Thursday, November 21, 2019

A Blend of Two Classic Toyotas

It was inevitable, really. The Corolla, Toyota’s oldest nameplate, with 46+ million units sold over 53 years, is now available with the company’s famous hybrid powertrain.

Adding two electric motors and a nickel-metal hydride battery to the Corolla’s 1.8-liter gas engine creates the Hybrid Synergy Drive system. It brings up the fuel economy numbers while generating 121 horsepower.

New looks, new powertrain+more mpg

The last I tested, almost exactly a year ago, had official EPA numbers of 28 city/35 highway/31 combined—and I got 26 mpg during my test. My Blueprint (blue) 2020 Toyota Corolla Hybrid test car, on the other hand, earned EPA figures of 53 city/52 highway/52 combined. It got 44.8 mpg during its week-long stay, again a bit below EPA numbers, but much improved over the gas model.

for the hybrid are 7 for Smog and a perfect 10 for Greenhouse Gas vs. 3 and 7 for the gas-only model.

Restyled As Well As Repowered

Besides all this efficiency, the 12th generation 2020 Toyota Corolla is completely restyled. Taking its cue from the wildly energized Camry and other recently updated offerings, the new Corolla is more aggressive, with slices for eyes up front and a chiseled taillamp that stretches across the tail.

2020 Toyota Corolla Hybrid
Here’s squinting at ya

Inside, the dash and everything else are brought up to modern standards, with an 8.0-inch touch screen prominently floating above the dash center. Apple CarPlay is finally available, and it provides an up-to-date interface. The six-speaker audio system was pretty decent. The fabric-wrapped seats were comfortable, and as you would expect, everything felt and worked just fine.

As with the Prius and Toyota’s other hybrids, the drivetrain balances use of the gasoline engine with the electric motor, while using regenerative braking to charge up the small battery. The car often used battery only while cruising through town, providing an EV experience. If your battery is full, you can press a button to make the car an EV only, but only under certain conditions.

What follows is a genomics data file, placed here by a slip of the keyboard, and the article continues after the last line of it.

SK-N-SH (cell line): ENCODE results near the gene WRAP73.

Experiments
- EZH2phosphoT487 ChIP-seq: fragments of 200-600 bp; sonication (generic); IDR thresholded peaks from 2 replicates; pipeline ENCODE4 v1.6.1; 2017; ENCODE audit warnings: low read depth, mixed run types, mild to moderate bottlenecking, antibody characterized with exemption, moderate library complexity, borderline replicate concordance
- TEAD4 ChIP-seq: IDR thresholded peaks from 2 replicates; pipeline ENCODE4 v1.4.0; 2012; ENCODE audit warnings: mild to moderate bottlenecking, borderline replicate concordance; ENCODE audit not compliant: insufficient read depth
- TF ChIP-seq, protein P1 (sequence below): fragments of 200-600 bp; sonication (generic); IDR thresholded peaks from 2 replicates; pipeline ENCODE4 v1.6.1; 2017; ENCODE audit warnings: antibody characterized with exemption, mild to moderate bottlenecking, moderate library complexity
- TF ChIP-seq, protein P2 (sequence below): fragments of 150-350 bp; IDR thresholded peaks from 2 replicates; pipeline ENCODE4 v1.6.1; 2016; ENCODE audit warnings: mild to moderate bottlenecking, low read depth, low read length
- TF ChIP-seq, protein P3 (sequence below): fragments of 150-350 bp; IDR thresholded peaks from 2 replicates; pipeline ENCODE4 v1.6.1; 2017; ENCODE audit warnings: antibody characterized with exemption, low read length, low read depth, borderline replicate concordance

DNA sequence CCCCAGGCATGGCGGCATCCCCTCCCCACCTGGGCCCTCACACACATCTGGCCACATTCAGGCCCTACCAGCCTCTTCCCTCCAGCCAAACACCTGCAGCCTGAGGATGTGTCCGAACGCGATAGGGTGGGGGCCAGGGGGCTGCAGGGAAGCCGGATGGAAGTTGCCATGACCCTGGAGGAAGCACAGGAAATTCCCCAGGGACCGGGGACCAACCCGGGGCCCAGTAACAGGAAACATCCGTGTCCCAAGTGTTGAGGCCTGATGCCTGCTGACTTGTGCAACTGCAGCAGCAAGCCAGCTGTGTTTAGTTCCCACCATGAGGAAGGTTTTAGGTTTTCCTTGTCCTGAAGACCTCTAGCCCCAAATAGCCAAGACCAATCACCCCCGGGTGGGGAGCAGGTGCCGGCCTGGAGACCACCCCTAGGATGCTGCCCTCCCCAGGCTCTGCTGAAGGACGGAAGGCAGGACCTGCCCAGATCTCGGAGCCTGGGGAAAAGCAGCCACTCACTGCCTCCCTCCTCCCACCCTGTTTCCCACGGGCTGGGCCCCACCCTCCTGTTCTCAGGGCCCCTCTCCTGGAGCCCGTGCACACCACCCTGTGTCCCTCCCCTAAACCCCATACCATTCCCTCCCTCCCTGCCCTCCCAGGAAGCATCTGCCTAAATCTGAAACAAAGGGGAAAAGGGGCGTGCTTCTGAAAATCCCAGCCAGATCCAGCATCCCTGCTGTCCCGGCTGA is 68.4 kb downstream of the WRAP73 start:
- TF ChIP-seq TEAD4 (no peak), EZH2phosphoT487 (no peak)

Three Drive Modes

Choose from three drive modes—Power, Eco and Normal. I sampled Power briefly, but it’s not really in the spirit of a hybrid to race around. Normal was fine, while Eco, when commuting or in town, gets the most efficiency out of the powertrain.

2020 Toyota Corolla Hybrid
Info is front and center

With no plug, the Corolla requires absolutely no special attention—you just get in and go. The instrument panel and screen provide you with information and incentives to drive intelligently, avoiding stomping on the pedals for quick acceleration or sudden braking. That’s the way to drive any car more efficiently, but with a hybrid, it just makes sense. For each trip I received a score on my driving, based on acceleration, cruising and braking. When I got a 93 (presumably out of 100) I received an “Excellent Steady Driving” message, but there were other suggestions as well.

The 2020 Toyota Corolla Hybrid comes only as an LE model, while standard Corollas offer multiple trim levels. The LE is not the base car, but doesn’t have the upgrades of the XLE level, either. My tester had plastic wheel covers and cloth seats—not premium features. It did boast several options, including a HomeLink frameless rearview mirror ($175), which looked great, but a little fancy for the Corolla’s straightforward interior. The Body Protection Package ($467) included body side moldings, a rear bumper protector and door sill enhancements. The Paint Protection Film ($395) would surely keep your Corolla looking good over its likely very long life, if history is an indicator.